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Fiscal Pressures Mount for Non-profit Healthcare

News  |  By John Commins  
   August 21, 2017

The not-for-profit hospital sector saw expenses grow faster than revenues in 2016, reversing recent trajectories as key financial metrics underperformed despite increased volumes.

The not-for-profit and public healthcare sector annual expense growth outpaced revenue growth despite increased volumes, according to fiscal 2016 medians compiled by Moody’s Investors Service.

“The higher expenses coupled with positive, albeit slower, revenue growth, contributed to lower profitability, tempered liquidity growth and moderation of nearly all financial metrics,” Moody’s said. “Tighter margins will weigh on the sector going forward as reimbursement pressures and expenses increase.”

Despite slowing in 2016, Moody’s said revenue growth for the sector remains healthy relative to historic levels.

In particular, Moody’s noted that:

  • Compounding pressures of slower revenue growth and rising expenses increasingly challenged hospitals.  After years of cost containment, annual expense growth of 7.2% widely outpaced annual revenue growth of 6.0%. This dynamic led to absolute operating cash flow contraction of -4.5%. Moody’s expects that revenue growth will continue to lag behind expenses.  
  • Growing expense and revenue pressures contributed to financial measures falling from fiscal 2015 highs. Despite a slowdown in financial momentum, median operating performance remains solid. However, a growing number of hospitals confronted financial stress in fiscal 2016. Going forward, intensifying revenue and expense pressures will continue to be challenging.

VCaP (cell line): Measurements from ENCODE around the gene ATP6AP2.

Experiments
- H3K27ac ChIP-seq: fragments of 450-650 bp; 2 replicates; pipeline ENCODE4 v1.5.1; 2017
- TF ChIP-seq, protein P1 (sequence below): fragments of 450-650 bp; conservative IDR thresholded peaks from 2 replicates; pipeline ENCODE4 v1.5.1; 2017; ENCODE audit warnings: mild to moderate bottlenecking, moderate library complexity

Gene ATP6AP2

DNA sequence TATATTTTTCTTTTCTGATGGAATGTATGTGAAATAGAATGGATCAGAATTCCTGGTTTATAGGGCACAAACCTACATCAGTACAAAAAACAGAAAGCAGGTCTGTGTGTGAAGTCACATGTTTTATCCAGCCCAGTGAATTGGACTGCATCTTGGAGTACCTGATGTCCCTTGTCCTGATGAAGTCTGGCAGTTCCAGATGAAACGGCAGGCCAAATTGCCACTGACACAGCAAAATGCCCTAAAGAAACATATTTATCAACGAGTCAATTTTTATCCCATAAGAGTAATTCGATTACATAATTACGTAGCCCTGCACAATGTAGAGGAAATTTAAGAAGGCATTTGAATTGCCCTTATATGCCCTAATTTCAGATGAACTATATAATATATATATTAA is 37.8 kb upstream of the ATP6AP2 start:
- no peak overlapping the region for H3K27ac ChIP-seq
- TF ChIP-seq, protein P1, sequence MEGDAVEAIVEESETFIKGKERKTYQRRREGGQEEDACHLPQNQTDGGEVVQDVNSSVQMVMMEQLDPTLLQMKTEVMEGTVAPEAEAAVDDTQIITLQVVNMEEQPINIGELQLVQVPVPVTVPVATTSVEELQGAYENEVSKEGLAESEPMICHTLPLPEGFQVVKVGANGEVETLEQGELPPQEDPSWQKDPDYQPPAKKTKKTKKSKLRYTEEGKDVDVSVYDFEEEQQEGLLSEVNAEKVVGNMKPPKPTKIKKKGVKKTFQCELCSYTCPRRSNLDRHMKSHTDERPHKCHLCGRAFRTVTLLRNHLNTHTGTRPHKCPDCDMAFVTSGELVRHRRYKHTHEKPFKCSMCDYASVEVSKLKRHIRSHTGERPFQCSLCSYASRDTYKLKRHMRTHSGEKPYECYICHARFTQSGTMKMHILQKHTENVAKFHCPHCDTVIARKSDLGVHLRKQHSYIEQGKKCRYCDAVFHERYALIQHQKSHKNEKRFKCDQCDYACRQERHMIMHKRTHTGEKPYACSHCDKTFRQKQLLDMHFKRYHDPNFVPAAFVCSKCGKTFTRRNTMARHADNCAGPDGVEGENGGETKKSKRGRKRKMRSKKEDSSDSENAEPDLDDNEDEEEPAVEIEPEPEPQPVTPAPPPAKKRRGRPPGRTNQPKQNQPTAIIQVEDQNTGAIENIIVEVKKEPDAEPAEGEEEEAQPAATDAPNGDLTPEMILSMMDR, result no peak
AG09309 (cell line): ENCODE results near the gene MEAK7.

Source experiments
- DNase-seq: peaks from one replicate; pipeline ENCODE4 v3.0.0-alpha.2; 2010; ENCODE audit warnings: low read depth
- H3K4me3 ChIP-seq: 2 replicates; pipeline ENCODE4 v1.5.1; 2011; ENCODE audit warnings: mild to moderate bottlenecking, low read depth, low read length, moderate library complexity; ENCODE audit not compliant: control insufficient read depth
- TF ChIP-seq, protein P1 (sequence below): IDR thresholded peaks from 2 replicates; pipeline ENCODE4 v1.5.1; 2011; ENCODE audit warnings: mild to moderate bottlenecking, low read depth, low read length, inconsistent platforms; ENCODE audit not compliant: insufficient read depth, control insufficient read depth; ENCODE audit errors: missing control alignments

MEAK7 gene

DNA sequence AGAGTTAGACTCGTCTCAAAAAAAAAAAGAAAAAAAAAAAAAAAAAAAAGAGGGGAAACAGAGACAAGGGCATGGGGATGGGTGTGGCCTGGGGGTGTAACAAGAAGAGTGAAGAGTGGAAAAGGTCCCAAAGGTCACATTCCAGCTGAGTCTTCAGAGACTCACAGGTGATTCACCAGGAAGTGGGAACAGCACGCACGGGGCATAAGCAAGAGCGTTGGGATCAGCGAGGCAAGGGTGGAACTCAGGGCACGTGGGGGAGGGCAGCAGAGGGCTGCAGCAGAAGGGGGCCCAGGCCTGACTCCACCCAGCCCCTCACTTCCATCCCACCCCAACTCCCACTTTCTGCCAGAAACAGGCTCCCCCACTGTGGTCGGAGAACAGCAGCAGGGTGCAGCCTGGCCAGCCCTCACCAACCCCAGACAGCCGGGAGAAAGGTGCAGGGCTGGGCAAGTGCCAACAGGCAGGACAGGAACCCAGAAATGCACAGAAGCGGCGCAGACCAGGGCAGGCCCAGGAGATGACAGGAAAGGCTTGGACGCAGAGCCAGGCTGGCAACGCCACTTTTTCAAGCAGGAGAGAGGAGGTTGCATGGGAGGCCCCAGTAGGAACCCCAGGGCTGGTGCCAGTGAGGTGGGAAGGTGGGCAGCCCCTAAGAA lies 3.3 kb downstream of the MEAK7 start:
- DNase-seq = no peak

• Unrestricted cash and investments showed nominal growth, while relative measures declined moderately from peak levels. The modest strengthening of unrestricted cash balances was obscured by accelerated expense growth. Higher expenses shifted the growth rates of all major balance sheet measures lower, softening some key balance sheet ratios.
  • Key volume indicator levels increased with growth of outpatient volumes remaining stronger than inpatient. Though all absolute volumes rose, growth rates in admissions and outpatient surgeries were sluggish relative to fiscal 2015. Despite improved technologies, population health initiatives and cost-conscious pricing strategies, the slowed growth trend for outpatient services suggests increased competition.
  • Widened pension funding gaps stress balance sheet and income statements. The funded ratio percentage per generally accepted accounting principles declined in 2016, continuing an annual trend of decline since 2013. Soaring labor costs due to an emerging nurse shortage, higher drug costs and technology investments are also hiking expenses.
  • Evolving reimbursement policies, such as a shift to value-based models, stressed revenue growth. The ongoing shift of clinical care to lower-reimbursed outpatient settings also affected revenue growth.
  • Tight state budgets will pressure future Medicaid spending, despite climbing to 14.7% of gross hospital revenues in 2016. Similarly, federal budget deficits strongly suggest Medicare spending will be curtailed.

The medians are based on audited 2016 financial statements for 323 freestanding hospitals, single-state health systems and multi-state healthcare systems representing 81% of all rated healthcare entities.

Moody’s rates 397 unique not-for-profit hospitals with approximately $177 billion of rated debt. The median rating for the not-for-profit healthcare sector is A2.

John Commins is a content specialist and online news editor for HealthLeaders, a Simplify Compliance brand.

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